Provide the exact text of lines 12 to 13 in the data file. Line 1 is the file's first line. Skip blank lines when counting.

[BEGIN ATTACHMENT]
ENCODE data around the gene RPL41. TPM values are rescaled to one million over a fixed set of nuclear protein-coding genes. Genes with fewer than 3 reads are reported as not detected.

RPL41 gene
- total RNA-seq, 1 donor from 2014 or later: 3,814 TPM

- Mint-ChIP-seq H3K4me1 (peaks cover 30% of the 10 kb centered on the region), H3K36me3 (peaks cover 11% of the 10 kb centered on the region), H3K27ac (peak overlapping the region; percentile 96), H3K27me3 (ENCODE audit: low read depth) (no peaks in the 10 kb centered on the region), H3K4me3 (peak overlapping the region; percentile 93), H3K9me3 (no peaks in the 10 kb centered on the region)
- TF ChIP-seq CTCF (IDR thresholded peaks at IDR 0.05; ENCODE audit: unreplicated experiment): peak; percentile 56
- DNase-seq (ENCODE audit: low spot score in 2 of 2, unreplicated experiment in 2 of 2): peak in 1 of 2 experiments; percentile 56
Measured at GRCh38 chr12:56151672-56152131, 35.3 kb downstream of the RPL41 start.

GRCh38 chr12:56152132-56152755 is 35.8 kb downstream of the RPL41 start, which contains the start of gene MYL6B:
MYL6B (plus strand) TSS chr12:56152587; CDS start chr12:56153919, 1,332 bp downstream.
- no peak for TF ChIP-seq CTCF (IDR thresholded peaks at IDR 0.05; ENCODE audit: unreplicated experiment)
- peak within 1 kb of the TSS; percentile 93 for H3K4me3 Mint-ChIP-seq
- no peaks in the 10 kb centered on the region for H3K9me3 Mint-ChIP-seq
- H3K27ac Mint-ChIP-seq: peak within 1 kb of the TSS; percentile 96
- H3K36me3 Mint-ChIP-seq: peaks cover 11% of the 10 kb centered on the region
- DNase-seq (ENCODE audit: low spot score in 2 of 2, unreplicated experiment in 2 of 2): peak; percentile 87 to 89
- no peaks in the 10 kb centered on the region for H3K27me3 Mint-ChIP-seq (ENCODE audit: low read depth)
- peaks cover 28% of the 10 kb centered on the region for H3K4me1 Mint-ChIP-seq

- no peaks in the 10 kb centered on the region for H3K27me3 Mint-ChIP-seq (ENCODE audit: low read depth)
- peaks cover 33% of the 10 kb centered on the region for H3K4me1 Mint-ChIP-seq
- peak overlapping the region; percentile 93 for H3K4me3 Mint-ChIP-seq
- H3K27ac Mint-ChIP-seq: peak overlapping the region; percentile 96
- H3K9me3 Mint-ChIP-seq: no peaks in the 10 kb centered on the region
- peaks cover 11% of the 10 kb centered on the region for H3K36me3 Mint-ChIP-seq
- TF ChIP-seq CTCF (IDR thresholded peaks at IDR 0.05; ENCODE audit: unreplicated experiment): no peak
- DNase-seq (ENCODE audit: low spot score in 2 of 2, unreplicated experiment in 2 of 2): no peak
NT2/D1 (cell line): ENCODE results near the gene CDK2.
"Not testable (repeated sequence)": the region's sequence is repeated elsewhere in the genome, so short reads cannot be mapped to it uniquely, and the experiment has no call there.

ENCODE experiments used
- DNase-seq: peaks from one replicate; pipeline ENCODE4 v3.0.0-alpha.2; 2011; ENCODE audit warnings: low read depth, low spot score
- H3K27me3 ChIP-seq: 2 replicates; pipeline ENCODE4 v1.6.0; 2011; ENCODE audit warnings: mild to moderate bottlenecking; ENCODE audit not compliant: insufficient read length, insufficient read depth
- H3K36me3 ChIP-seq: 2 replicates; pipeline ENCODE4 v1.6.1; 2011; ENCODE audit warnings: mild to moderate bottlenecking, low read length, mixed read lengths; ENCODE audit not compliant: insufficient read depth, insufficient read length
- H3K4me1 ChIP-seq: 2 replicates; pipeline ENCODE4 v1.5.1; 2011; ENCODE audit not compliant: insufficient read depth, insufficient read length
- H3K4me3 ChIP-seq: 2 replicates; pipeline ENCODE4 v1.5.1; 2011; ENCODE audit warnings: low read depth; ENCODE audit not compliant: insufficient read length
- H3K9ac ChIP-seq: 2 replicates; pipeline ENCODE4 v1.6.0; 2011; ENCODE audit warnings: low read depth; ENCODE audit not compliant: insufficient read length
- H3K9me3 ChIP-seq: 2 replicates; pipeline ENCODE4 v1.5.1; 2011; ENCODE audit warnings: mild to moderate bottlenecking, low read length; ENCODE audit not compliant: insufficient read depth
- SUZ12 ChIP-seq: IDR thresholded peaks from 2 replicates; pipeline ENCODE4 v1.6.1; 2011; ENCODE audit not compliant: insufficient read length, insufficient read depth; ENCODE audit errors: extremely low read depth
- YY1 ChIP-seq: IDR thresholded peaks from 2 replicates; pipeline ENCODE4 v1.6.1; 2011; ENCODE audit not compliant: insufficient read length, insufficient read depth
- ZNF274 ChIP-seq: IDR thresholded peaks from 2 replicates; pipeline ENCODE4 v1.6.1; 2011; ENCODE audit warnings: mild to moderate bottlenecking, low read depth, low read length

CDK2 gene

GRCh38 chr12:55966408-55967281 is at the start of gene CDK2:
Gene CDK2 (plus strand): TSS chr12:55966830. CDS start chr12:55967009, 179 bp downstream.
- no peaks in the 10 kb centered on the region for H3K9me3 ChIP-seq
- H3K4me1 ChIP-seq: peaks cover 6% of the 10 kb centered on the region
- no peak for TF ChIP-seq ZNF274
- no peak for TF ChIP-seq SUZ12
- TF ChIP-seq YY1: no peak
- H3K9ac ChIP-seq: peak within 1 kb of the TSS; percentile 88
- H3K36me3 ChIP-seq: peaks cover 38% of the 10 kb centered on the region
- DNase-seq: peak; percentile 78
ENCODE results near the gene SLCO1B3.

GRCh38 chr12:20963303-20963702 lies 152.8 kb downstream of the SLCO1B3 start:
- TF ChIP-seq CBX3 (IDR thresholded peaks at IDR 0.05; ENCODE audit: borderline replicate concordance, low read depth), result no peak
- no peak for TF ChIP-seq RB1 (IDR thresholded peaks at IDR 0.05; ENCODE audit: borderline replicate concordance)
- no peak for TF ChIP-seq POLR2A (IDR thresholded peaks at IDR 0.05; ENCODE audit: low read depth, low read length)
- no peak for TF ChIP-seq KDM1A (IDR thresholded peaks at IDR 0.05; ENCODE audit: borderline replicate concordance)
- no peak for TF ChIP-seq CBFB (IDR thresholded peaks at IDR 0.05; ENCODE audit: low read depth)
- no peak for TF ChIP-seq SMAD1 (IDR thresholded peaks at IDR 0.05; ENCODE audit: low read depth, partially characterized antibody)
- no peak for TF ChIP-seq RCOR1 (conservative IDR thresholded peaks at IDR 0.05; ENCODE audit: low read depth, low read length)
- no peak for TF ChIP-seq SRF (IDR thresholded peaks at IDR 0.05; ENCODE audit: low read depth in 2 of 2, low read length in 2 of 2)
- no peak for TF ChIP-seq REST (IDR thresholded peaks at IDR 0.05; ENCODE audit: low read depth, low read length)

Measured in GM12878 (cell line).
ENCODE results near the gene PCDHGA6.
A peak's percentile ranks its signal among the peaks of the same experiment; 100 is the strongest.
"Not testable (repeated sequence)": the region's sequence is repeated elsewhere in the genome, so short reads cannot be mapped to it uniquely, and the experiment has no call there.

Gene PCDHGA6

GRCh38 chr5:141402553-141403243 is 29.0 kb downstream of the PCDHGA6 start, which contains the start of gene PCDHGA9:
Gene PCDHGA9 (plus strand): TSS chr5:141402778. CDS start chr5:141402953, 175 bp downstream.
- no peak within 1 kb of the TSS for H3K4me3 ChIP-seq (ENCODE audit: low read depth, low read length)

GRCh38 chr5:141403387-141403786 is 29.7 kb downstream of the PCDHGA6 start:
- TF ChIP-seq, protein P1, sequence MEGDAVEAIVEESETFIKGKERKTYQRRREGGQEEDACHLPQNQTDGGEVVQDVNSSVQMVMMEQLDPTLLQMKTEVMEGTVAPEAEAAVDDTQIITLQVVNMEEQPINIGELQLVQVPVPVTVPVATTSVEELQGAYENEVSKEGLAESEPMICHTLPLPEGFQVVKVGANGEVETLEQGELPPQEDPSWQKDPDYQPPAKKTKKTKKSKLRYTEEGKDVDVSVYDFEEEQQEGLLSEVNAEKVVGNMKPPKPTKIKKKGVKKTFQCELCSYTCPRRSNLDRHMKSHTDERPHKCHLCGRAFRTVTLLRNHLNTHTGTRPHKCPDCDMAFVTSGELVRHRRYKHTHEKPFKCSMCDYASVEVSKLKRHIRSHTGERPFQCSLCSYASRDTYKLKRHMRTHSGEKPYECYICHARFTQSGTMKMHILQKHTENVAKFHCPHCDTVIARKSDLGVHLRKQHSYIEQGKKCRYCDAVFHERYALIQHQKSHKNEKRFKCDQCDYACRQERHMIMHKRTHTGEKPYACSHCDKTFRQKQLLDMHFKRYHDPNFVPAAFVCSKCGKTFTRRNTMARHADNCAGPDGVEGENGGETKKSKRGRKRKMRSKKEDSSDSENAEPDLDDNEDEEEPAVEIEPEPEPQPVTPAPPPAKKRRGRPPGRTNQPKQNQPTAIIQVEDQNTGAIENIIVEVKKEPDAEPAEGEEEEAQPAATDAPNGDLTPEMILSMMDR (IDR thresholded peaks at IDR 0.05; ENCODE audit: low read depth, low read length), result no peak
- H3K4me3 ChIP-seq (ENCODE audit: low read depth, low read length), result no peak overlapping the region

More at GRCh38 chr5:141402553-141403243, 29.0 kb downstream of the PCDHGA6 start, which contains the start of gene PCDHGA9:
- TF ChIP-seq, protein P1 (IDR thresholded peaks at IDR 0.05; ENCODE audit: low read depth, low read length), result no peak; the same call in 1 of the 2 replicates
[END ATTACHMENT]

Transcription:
- no peaks in the 10 kb centered on the region for H3K9me3 Mint-ChIP-seq
- H3K27ac Mint-ChIP-seq: peak within 1 kb of the TSS; percentile 96